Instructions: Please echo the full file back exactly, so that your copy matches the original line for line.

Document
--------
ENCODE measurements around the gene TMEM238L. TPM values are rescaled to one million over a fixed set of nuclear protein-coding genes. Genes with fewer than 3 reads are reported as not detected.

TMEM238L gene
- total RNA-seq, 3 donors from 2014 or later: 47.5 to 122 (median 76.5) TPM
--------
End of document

ENCODE measurements around the gene TMEM238L. TPM values are rescaled to one million over a fixed set of nuclear protein-coding genes. Genes with fewer than 3 reads are reported as not detected.

TMEM238L gene
- total RNA-seq, 3 donors from 2014 or later: 47.5 to 122 (median 76.5) TPM